Hull 2017’s commitment to innovative and experimental new work, supported by Arts Council England’s Ambition for Excellence, sees the culmination of the epic year-long project Slung Low‘s pioneering multi-format Flood, as well as Blast Theory‘s landmark 2097: We Made Ourselves Over and curious directive‘s virtual reality project Frogman, which has just premiered in Edinburgh.

Also embracing technology are virtual reality wizards Marshmallow Laser Feast, whose A Colossal Wave is a major partnership commission with the British Council and Partenariat du Quartier Spectacle, Montreal, and the world renownedJason Bruges Studio work their innovative light-based magic in Hull‘s Old Town with Where Do We Go From Here?a new art installation that runs into January 2018.

Following its £16 million rebuilding programme, the newly opened Hull New Theatre‘s first season includes work from Opera NorthNorthern Ballet and National Theatre, plus The Kings of Hull, a world premiere from John Godber.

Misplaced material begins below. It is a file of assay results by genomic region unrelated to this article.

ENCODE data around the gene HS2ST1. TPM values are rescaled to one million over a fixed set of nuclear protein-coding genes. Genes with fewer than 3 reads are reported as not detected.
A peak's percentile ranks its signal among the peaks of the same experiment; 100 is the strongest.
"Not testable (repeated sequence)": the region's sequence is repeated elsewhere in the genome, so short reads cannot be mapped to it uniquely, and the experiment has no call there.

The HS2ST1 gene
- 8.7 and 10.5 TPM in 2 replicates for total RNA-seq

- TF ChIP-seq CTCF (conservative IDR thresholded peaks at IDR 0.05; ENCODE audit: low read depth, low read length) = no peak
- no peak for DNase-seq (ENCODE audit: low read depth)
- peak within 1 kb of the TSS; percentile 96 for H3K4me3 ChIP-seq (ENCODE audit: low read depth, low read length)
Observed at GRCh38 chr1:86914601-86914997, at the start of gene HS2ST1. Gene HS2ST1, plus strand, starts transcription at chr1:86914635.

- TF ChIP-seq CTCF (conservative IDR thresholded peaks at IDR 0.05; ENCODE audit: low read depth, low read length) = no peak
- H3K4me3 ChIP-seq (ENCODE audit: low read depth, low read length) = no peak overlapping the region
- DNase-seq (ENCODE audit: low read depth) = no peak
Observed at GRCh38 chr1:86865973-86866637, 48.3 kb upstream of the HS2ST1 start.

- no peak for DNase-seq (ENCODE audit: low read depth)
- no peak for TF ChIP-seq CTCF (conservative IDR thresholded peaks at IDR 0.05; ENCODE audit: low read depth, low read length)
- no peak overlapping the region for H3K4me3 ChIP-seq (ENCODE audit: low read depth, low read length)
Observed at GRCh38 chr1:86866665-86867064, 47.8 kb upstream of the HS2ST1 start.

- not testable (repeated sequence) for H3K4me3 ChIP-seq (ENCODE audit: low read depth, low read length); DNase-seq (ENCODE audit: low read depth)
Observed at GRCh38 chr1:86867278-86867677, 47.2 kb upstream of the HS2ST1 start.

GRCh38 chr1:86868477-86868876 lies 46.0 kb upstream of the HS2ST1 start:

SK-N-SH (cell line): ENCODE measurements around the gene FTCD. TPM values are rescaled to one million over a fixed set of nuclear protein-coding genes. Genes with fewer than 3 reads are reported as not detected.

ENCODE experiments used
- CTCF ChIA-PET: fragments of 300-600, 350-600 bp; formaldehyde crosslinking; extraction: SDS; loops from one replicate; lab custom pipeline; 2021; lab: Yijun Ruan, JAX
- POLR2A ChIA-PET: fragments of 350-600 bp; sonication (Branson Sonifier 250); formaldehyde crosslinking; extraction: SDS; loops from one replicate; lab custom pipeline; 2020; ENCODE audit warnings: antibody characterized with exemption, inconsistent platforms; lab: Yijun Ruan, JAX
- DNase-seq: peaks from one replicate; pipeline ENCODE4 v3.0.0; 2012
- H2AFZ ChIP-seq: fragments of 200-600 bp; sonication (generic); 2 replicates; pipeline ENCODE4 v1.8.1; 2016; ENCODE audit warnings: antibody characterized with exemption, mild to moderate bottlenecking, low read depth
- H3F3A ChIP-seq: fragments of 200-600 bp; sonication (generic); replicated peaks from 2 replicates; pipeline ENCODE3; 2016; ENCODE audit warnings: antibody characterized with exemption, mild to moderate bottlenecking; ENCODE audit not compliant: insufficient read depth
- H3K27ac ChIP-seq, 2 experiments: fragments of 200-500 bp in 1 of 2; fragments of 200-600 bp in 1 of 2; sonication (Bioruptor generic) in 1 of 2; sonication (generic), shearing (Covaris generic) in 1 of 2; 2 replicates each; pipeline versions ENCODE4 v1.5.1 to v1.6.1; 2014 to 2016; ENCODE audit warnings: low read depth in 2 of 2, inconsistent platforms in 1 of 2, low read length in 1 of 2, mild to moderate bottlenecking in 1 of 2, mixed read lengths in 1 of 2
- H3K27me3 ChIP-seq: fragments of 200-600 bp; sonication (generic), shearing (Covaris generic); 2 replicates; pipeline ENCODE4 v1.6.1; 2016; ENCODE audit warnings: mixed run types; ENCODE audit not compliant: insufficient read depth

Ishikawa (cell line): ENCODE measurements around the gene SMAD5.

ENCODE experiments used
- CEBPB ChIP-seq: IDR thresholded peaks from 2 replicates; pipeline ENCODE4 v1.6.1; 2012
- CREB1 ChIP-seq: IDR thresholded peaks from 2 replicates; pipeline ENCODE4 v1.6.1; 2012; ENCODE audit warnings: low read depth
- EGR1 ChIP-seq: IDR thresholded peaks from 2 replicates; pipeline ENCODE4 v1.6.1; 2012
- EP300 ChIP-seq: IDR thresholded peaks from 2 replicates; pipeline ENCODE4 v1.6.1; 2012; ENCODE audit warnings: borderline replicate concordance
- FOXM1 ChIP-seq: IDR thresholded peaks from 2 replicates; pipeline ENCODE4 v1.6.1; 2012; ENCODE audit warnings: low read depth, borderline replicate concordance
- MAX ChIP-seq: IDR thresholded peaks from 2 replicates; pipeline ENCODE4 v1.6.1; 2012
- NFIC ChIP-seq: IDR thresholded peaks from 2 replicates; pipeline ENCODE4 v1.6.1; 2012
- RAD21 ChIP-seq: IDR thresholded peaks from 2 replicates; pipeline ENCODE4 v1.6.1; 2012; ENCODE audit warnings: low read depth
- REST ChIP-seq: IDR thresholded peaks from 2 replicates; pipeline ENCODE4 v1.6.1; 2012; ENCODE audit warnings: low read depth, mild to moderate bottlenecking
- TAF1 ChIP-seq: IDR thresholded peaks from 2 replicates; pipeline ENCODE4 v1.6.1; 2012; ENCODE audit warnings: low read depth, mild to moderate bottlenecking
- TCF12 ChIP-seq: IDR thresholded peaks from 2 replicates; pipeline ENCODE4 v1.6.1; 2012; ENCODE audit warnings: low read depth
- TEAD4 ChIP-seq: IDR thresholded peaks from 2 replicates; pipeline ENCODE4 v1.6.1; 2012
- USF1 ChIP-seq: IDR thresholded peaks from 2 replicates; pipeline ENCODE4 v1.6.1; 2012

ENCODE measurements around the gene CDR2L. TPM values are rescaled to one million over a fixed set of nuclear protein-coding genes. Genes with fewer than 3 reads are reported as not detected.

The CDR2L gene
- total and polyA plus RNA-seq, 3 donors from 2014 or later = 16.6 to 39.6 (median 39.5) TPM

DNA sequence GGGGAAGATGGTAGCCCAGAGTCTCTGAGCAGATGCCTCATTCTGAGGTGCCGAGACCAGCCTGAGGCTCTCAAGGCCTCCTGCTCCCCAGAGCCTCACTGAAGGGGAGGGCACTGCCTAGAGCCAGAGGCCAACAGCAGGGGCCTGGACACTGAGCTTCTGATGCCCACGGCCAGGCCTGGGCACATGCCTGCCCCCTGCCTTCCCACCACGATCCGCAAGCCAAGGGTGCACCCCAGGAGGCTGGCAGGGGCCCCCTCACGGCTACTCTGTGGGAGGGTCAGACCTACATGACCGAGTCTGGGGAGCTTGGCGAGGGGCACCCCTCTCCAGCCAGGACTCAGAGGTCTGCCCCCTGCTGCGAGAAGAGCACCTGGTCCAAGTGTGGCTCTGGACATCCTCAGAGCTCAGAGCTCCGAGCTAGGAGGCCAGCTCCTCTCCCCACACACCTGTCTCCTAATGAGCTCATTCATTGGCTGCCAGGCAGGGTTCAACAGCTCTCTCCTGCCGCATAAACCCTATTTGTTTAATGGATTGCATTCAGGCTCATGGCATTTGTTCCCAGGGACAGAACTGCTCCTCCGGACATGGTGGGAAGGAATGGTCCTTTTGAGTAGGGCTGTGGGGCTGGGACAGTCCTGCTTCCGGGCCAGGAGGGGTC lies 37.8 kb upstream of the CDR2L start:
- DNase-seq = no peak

Tell the World builds on the city’s strong literary heritage with an unprecedented number of nationally renowned as well as local writers, poets and spoken word artists coming together for a variety of events to suit all tastes and ages. Kicking it off, on National Poetry Day (28 September), Contains Strong Language, produced by the BBC alongside Hull‘s own Wrecking Ball Press and the annual Humber Mouth festival, plus many other partners, is the UK’s biggest poetry and spoken word festival.

Running alongside this exciting new event is Out of this Word, a month-long showcase of top writers, poets, playwrights, artists and musicians from across the UK, being presented by Hull 2017 Principal Partner, East Riding of Yorkshire Council. In November Hull Noir celebrates the best of British and international crime fiction and also host the prestigious Iceland Noir from Reykjavik.

Hull Noir